Let's modify the Order class so that it includes a reference to a Customer object.

public class Order {

    private Customer customer;
    private String product;
    private String count;

    public Order(Customer customer, String product, String count) {
        this.customer = customer;
        this.product = product;
        this.count = count;
    }

    public String getProduct() {
        return product;
    }

    public String getCount() {
        return count;
    }

    public String postalAddress() {
        return this.customer.getName() + "\n" + this.customer.getAddress();
    }
}

This version of the Order class is better. The method postalAddress uses the customer reference to obtain the postal address instead of inheriting the class Customer. This helps both the maintenance of the program and its concrete functionality.

Now, when a customer changes, all you need to do is change the customer information; there is no need to change the orders.

Loading

Abstract classes

Sometimes, when planning a hierarchy of inheritance, there are cases when there exists a clear concept, but that concept is not a good candidate for an object in itself. The concept would be beneficial from the point of view of inheritance, since it includes variables and functionality that are shared by all the classes that would inherit it. On the other hand, you should not be able to create instances of the concept itself.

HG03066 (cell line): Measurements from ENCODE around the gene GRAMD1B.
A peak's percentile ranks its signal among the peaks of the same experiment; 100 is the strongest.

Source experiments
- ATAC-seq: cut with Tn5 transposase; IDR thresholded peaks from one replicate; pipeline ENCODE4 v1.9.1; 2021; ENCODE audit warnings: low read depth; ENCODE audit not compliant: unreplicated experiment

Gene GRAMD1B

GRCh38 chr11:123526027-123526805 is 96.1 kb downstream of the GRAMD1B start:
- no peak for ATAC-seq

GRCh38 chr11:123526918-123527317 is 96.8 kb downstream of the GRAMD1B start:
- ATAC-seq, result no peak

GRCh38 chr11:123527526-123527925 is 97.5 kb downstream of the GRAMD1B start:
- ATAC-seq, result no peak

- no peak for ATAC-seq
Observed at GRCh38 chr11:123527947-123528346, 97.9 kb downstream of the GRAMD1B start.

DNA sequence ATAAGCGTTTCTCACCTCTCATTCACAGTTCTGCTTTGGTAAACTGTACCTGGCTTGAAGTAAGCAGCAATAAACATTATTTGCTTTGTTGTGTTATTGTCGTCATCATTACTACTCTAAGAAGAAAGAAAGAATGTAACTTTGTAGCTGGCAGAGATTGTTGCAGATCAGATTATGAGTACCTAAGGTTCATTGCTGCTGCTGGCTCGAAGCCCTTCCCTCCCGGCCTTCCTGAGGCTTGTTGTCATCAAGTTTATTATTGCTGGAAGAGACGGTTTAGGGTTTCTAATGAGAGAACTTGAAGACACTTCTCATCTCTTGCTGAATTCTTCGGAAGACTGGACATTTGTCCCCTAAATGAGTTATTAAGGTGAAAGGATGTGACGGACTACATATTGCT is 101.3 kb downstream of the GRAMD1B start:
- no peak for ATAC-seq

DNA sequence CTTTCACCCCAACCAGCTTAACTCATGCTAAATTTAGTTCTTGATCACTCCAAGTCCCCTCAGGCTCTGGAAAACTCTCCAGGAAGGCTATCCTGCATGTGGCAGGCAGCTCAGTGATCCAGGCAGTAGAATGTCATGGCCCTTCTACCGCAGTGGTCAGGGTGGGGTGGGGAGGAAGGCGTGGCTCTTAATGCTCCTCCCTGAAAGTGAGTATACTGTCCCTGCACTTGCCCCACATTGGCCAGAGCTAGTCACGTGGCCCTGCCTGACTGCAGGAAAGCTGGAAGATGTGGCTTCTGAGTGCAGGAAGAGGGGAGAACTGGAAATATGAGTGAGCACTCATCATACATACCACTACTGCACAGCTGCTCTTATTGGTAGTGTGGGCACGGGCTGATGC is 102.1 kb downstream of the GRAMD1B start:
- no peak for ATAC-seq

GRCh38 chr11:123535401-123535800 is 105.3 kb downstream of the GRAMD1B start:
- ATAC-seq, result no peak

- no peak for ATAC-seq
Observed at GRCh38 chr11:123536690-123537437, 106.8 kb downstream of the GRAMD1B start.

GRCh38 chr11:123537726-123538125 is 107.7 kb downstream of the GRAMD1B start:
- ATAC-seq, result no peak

An abstract class combines interfaces and inheritance. You cannot create instances of them — you can only create instances of subclasses of an abstract class. They can include normal methods which have a method body, but it's also possible to define abstract methods that only contain the method definition. Implementing the abstract methods is the responsibility of subclasses. Generally, abstract classes are used in situations where the concept that the class represents is not a clear independent concept. In such a case you shouldn't be able to create instances of it.